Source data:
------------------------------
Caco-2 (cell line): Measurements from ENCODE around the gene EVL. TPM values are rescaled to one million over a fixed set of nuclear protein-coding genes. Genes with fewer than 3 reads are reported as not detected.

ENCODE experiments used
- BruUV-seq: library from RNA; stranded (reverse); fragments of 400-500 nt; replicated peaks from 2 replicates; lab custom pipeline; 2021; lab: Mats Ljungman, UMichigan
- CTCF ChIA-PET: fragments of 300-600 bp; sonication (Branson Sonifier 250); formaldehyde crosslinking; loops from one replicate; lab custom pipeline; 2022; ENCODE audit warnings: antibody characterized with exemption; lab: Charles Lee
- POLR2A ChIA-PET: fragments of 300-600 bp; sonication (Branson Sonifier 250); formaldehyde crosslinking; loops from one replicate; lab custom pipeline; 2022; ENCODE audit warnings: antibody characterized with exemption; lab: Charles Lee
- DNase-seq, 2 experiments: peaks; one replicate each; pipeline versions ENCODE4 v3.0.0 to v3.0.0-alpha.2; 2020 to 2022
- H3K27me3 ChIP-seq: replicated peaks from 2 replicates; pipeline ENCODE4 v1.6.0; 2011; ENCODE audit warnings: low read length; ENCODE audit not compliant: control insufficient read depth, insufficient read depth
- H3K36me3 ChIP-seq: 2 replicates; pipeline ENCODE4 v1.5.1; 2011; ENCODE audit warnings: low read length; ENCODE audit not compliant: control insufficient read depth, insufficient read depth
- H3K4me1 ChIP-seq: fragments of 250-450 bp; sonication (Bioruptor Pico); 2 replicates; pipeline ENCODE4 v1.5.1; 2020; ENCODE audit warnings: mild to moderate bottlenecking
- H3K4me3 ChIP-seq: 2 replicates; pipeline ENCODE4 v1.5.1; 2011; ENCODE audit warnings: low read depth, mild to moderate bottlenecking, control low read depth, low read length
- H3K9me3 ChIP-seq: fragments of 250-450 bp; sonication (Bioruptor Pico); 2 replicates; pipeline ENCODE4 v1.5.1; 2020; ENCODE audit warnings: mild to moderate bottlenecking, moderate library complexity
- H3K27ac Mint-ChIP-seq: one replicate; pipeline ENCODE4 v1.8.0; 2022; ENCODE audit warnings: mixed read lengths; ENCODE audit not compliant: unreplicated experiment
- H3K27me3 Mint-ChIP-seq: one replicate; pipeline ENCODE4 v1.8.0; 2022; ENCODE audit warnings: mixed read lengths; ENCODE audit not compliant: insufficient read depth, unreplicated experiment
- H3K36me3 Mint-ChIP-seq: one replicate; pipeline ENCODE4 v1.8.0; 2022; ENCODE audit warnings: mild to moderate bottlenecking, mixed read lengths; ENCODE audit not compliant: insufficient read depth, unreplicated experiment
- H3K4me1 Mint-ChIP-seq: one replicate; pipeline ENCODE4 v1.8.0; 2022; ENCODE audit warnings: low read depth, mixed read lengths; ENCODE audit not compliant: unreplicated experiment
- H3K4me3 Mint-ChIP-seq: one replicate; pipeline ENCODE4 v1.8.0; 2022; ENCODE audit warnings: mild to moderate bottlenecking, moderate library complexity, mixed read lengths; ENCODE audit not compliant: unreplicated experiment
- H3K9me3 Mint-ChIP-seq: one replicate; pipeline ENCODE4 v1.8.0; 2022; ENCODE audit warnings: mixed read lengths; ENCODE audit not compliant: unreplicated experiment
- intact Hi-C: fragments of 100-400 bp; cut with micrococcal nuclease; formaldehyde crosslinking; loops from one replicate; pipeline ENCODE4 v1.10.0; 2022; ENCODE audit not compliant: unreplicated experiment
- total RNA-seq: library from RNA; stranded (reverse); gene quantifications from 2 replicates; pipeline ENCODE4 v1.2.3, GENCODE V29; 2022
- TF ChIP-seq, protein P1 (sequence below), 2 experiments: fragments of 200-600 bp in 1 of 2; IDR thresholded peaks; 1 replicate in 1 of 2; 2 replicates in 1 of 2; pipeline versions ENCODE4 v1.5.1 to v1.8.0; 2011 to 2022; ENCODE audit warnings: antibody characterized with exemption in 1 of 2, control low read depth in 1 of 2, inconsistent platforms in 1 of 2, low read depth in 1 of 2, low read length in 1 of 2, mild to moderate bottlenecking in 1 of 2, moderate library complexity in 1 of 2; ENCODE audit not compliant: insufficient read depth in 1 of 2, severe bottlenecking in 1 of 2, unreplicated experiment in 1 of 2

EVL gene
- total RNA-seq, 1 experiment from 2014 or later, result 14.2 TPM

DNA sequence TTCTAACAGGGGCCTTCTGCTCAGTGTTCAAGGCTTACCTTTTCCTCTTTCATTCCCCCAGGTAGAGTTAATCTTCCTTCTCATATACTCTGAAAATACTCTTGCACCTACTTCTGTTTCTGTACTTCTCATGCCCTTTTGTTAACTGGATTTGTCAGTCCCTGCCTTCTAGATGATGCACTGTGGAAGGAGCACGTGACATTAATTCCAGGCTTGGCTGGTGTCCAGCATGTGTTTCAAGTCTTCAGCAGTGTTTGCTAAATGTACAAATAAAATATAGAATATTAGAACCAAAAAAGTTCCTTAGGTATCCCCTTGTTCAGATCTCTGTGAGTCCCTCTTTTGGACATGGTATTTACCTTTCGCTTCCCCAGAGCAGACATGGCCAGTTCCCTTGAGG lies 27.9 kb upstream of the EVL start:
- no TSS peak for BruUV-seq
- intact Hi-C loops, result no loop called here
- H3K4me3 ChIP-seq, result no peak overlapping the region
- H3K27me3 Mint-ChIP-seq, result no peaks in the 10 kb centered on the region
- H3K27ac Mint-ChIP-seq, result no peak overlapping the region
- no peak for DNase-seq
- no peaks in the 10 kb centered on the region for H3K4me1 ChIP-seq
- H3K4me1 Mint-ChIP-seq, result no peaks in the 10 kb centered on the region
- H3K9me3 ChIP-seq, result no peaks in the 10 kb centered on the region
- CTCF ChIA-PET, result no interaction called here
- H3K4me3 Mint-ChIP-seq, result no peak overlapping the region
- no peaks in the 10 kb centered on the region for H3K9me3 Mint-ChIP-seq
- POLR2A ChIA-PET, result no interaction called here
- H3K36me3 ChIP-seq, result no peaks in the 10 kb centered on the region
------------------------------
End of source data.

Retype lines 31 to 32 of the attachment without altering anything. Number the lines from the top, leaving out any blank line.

- H3K4me1 Mint-ChIP-seq, result no peaks in the 10 kb centered on the region
- H3K9me3 ChIP-seq, result no peaks in the 10 kb centered on the region